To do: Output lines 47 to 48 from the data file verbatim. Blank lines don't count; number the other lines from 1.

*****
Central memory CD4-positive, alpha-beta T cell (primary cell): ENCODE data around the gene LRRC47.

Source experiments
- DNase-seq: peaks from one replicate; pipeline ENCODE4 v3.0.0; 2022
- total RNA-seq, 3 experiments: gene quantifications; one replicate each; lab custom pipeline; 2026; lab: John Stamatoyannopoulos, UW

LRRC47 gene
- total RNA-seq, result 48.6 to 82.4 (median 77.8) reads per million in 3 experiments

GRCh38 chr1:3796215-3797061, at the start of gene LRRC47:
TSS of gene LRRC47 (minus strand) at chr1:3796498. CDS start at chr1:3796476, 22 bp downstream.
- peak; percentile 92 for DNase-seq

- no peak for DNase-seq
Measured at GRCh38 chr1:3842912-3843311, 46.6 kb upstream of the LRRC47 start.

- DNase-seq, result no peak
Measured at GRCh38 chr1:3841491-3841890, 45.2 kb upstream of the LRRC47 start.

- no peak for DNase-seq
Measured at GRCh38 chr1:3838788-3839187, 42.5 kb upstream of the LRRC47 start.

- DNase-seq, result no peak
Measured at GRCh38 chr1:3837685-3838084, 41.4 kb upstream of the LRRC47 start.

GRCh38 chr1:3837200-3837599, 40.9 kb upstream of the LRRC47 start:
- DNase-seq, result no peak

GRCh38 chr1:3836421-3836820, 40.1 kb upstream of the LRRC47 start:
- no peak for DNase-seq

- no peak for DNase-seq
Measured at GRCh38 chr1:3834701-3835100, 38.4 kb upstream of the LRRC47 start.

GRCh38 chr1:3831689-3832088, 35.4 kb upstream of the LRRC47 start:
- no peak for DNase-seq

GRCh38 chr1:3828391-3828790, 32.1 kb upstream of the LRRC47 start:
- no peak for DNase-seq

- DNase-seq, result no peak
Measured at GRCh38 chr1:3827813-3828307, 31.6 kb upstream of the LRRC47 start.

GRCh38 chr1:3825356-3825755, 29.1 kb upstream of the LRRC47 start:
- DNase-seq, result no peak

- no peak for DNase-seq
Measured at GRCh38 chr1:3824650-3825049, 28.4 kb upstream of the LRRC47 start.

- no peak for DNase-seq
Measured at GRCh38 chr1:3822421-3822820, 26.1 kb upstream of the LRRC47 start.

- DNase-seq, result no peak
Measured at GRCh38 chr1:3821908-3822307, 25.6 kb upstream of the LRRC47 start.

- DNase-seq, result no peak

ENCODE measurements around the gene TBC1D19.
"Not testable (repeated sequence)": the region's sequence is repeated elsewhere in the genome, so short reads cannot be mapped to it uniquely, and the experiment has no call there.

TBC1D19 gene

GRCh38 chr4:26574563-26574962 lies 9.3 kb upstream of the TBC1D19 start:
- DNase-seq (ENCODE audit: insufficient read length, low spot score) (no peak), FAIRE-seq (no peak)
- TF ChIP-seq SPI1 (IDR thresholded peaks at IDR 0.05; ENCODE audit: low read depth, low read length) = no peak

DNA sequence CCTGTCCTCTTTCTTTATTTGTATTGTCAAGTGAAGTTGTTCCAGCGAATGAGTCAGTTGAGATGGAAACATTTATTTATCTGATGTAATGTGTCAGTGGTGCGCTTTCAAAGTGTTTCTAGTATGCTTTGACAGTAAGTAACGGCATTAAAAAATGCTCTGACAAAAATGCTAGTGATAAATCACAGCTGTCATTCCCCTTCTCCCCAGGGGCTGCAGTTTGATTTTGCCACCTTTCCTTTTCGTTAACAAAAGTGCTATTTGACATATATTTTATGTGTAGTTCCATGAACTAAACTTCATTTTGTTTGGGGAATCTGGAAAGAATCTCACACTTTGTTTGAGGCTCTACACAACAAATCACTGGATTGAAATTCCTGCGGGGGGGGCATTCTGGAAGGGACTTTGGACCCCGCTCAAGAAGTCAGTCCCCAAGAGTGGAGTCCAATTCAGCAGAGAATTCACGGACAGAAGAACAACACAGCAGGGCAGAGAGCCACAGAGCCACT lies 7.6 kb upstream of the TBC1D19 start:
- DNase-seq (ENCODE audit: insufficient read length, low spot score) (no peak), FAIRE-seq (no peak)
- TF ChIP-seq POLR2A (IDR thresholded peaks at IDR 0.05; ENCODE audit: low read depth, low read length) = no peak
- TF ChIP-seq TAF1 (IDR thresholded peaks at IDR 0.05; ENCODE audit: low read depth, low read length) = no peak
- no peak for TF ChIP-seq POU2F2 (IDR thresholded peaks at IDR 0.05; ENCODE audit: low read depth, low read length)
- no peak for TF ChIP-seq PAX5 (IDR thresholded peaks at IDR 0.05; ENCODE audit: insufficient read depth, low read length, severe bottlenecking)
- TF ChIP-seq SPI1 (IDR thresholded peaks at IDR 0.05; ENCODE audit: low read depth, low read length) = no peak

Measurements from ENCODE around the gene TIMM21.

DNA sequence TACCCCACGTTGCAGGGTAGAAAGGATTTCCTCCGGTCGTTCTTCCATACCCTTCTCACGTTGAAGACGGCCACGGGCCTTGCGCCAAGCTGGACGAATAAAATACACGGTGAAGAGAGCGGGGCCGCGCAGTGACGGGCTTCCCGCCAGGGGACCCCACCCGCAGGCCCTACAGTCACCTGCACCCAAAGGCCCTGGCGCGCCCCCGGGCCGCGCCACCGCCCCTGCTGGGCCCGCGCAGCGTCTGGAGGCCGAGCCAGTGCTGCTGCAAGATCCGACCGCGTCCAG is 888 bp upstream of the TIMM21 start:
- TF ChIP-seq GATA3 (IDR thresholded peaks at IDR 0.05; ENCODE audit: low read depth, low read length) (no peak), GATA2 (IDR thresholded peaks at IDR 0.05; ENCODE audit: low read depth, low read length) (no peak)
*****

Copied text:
- TF ChIP-seq POLR2A (IDR thresholded peaks at IDR 0.05; ENCODE audit: low read depth, low read length) = no peak
- TF ChIP-seq TAF1 (IDR thresholded peaks at IDR 0.05; ENCODE audit: low read depth, low read length) = no peak